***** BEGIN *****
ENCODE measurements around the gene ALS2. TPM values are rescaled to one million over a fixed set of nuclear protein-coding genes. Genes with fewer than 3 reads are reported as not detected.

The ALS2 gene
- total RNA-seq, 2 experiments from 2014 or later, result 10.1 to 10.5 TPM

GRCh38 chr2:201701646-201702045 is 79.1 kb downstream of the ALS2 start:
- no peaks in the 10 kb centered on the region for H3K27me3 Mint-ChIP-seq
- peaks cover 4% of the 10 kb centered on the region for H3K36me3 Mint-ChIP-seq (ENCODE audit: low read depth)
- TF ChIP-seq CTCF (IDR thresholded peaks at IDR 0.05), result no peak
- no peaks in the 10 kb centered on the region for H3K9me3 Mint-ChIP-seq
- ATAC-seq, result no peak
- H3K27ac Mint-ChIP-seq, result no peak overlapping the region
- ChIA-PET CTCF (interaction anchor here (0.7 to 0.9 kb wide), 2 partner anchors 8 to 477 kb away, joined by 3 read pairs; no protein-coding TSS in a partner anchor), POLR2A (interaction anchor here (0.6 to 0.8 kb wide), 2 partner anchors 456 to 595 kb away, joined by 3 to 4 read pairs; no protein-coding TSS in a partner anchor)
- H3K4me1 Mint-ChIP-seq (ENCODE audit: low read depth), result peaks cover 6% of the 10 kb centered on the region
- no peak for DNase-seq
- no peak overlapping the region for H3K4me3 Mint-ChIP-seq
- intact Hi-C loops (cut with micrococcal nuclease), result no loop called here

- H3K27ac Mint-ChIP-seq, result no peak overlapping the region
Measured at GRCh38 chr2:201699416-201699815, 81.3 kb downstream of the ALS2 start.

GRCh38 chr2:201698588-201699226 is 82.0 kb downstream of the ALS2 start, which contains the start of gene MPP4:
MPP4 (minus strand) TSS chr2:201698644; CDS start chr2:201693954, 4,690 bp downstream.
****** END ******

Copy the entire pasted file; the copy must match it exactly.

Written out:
ENCODE measurements around the gene ALS2. TPM values are rescaled to one million over a fixed set of nuclear protein-coding genes. Genes with fewer than 3 reads are reported as not detected.

The ALS2 gene
- total RNA-seq, 2 experiments from 2014 or later, result 10.1 to 10.5 TPM

GRCh38 chr2:201701646-201702045 is 79.1 kb downstream of the ALS2 start:
- no peaks in the 10 kb centered on the region for H3K27me3 Mint-ChIP-seq
- peaks cover 4% of the 10 kb centered on the region for H3K36me3 Mint-ChIP-seq (ENCODE audit: low read depth)
- TF ChIP-seq CTCF (IDR thresholded peaks at IDR 0.05), result no peak
- no peaks in the 10 kb centered on the region for H3K9me3 Mint-ChIP-seq
- ATAC-seq, result no peak
- H3K27ac Mint-ChIP-seq, result no peak overlapping the region
- ChIA-PET CTCF (interaction anchor here (0.7 to 0.9 kb wide), 2 partner anchors 8 to 477 kb away, joined by 3 read pairs; no protein-coding TSS in a partner anchor), POLR2A (interaction anchor here (0.6 to 0.8 kb wide), 2 partner anchors 456 to 595 kb away, joined by 3 to 4 read pairs; no protein-coding TSS in a partner anchor)
- H3K4me1 Mint-ChIP-seq (ENCODE audit: low read depth), result peaks cover 6% of the 10 kb centered on the region
- no peak for DNase-seq
- no peak overlapping the region for H3K4me3 Mint-ChIP-seq
- intact Hi-C loops (cut with micrococcal nuclease), result no loop called here

- H3K27ac Mint-ChIP-seq, result no peak overlapping the region
Measured at GRCh38 chr2:201699416-201699815, 81.3 kb downstream of the ALS2 start.

GRCh38 chr2:201698588-201699226 is 82.0 kb downstream of the ALS2 start, which contains the start of gene MPP4:
MPP4 (minus strand) TSS chr2:201698644; CDS start chr2:201693954, 4,690 bp downstream.